By recording your dreams and goals on paper, you set in motion the process of becoming the person you most want to be. Put your future in good hands — your own.
~Mark Victor Hansen
Welcome back to How To Money for 2020. It’s the start of a brand new decade, and you have the opportunity to completely change your life over the coming ten years! If you wanted a fresh start with it comes to your finances, now is a great time to start learning and taking steps toward a financially empowered future.
How To Set (& Achieve) Your Money Goals - The Australian Finance Podcast
Don't leave setting financial/money goals to January each year - this is something you can do at any time, and review…
Whatever your plans are for 2020, it’s always a good goal to work on your personal finances and take actionable steps to increase your knowledge each year. Whether it’s consolidating your superannuation accounts so you’re not paying fees to multiple providers, cutting up your credit cards or learning about Exchange Traded Funds (ETFs), now is the perfect time to take control of your finances.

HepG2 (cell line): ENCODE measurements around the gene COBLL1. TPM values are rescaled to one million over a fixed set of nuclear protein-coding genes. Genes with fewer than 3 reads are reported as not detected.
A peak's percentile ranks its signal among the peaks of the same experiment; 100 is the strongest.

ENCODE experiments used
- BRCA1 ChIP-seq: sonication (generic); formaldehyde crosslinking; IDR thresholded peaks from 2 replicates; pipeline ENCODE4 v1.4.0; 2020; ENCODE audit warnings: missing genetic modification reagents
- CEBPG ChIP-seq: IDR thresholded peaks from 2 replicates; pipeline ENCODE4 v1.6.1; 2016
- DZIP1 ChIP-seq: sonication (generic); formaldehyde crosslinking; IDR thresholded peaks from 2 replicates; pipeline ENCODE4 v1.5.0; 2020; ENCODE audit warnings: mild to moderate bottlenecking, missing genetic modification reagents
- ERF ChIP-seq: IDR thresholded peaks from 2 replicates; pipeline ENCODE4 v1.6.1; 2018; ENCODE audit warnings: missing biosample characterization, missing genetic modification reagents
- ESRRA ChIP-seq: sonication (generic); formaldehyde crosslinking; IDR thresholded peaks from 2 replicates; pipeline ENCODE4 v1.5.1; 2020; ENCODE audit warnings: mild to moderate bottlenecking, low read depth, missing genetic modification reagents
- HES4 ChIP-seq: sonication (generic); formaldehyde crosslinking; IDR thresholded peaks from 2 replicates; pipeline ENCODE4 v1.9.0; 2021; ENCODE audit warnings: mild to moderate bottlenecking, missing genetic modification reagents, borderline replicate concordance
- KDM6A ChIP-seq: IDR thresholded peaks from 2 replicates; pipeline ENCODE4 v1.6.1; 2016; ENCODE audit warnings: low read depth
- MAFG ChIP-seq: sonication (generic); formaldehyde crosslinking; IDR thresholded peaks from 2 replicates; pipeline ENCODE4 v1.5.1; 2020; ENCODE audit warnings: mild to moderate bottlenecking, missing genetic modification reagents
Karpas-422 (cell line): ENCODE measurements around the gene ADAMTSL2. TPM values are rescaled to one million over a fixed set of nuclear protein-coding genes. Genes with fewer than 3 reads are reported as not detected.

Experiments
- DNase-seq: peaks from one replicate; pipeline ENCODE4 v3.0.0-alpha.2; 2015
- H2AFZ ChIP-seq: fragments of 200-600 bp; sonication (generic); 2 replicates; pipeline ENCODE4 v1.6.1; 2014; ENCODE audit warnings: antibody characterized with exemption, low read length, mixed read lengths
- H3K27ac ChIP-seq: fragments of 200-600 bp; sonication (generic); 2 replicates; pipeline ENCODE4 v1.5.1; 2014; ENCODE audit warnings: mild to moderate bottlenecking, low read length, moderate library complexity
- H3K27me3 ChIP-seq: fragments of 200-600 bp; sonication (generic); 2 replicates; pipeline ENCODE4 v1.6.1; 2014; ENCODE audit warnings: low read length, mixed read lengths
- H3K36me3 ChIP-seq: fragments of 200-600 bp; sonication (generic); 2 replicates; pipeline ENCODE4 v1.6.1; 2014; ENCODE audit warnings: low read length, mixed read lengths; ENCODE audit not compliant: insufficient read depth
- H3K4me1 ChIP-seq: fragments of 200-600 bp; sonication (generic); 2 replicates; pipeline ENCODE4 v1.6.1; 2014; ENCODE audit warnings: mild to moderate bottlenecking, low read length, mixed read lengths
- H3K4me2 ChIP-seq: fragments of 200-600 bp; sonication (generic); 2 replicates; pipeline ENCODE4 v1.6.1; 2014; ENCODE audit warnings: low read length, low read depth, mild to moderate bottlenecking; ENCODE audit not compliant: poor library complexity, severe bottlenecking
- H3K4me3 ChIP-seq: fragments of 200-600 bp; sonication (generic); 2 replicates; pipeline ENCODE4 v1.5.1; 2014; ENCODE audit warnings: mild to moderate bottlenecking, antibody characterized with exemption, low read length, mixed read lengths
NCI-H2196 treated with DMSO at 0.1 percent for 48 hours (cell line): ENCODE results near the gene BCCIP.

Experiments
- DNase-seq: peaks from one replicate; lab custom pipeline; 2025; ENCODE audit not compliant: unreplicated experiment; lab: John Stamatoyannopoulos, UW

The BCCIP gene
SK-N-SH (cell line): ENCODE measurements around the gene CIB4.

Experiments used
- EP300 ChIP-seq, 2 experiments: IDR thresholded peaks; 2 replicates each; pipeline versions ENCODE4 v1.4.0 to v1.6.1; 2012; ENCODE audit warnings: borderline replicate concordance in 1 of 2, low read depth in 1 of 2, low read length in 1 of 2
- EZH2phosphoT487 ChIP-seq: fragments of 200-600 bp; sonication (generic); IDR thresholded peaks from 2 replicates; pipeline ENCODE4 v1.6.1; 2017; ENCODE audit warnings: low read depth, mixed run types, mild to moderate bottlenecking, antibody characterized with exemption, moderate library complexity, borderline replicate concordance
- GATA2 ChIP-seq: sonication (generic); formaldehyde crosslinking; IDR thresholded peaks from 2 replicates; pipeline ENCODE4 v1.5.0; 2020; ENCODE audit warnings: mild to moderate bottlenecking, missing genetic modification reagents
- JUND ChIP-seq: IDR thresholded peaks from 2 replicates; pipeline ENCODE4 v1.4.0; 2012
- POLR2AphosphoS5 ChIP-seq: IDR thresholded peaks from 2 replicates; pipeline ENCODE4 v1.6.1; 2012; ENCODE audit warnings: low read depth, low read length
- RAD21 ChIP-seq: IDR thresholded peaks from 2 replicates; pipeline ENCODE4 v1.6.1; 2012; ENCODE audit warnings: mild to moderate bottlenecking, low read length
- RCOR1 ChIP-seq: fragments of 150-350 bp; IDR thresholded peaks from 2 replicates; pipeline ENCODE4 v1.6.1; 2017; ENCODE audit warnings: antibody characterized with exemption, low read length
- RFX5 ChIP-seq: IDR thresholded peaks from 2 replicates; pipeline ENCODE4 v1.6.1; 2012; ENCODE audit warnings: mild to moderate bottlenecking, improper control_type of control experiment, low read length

So let’s dive into some of my top hacks for setting and achieving your financial goals in 2020!
What Are Your Priorities?
If you have multiple things you need/want to save for and pay off, work out what is the most important and list them in order. You need to be clear on what your most pressing goal is. I tend to group my financial goals into short (up to a year), intermediate (1–5 years) and long-term (more than 5 years).
- Short-term goals may be saving up for a short course you want to take, a new phone or a weekend away.
- Intermediate goals might be saving up for an overseas holiday, building an emergency fund or pay off your credit card debt.
- A long-term goal could be buying a house down the track or ensuring a comfortable retirement. Make sure your goals are achievable for the given timeframe.
Timeframes are always individual, but I always suggest only investing your money if it’s a long-term goal; it’s not where your holiday money or emergency fund goes.